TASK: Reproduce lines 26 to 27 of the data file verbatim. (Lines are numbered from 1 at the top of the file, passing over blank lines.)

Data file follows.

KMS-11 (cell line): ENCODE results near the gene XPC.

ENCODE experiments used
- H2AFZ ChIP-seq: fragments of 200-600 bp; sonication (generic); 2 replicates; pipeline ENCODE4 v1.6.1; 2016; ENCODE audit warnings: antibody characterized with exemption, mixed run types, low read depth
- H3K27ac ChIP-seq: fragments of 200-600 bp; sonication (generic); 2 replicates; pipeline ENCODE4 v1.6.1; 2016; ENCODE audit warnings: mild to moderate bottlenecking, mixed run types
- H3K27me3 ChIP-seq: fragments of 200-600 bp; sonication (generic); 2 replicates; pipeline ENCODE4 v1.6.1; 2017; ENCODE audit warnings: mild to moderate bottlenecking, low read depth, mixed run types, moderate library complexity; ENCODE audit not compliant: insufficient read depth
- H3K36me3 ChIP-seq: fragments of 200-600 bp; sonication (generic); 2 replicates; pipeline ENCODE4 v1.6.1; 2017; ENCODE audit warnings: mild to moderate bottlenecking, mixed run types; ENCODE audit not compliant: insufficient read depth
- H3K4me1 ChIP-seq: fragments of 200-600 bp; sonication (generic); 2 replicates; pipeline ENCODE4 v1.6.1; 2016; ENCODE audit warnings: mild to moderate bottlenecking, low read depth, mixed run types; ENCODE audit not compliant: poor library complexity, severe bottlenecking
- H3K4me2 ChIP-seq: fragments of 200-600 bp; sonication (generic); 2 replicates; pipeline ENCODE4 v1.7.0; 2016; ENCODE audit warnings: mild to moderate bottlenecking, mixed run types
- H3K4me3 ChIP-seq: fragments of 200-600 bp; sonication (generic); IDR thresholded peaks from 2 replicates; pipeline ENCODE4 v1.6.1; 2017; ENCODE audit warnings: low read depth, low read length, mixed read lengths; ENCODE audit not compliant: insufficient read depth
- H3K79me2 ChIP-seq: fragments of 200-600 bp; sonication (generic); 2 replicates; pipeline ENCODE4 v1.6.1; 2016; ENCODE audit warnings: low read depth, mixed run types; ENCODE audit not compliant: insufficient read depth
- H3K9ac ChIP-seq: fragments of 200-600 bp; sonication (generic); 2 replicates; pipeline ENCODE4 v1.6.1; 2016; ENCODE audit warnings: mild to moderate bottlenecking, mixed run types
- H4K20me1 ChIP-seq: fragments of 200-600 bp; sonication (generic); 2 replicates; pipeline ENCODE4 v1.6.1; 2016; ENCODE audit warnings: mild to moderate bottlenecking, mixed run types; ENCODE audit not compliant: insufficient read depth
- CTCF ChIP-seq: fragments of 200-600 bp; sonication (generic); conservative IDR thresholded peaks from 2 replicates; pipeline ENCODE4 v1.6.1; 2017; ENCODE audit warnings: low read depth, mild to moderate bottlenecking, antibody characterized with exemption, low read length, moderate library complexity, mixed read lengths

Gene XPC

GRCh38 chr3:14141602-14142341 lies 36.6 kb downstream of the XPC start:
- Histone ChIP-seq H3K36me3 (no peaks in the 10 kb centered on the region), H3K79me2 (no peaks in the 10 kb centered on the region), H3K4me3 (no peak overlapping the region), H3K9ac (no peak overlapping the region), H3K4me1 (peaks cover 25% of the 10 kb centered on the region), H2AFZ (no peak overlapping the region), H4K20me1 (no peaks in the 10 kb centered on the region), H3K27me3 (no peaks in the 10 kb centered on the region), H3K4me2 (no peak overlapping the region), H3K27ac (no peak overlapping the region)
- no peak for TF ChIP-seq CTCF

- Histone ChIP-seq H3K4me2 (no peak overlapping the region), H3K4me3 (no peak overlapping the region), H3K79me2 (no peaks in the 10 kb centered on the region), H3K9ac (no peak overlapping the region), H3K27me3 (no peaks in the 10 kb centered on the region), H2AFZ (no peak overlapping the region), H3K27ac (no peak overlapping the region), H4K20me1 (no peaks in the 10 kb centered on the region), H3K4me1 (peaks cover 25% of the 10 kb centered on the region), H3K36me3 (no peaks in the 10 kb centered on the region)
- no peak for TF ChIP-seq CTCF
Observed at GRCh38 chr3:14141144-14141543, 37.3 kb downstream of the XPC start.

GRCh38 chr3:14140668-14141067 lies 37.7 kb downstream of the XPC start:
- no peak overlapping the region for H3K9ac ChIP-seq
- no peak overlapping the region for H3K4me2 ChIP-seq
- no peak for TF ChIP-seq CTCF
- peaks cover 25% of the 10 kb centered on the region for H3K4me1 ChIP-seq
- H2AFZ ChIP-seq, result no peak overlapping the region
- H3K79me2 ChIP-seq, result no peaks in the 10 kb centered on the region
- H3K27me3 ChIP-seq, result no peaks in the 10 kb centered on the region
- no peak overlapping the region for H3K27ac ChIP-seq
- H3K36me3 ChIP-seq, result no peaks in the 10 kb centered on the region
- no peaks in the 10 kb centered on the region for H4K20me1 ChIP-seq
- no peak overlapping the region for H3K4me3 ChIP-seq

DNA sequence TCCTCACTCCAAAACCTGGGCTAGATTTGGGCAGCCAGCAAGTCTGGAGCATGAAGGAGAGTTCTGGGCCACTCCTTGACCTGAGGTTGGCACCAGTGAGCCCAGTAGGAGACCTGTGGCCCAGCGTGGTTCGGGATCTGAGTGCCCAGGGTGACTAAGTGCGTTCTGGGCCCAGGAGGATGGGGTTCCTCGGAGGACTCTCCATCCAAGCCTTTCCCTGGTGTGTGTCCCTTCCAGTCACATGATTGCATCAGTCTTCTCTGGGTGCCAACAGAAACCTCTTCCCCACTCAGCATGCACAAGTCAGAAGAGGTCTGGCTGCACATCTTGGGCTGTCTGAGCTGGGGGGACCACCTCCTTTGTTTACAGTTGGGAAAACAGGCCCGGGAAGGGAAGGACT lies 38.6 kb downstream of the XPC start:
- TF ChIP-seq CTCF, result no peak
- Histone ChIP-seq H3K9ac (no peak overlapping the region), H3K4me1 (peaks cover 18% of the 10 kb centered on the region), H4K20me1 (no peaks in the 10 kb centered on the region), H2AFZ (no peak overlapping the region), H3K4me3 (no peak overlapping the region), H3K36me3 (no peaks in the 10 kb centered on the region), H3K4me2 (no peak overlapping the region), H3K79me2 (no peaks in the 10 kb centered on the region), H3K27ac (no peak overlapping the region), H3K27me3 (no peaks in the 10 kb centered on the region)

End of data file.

- H2AFZ ChIP-seq, result no peak overlapping the region
- H3K79me2 ChIP-seq, result no peaks in the 10 kb centered on the region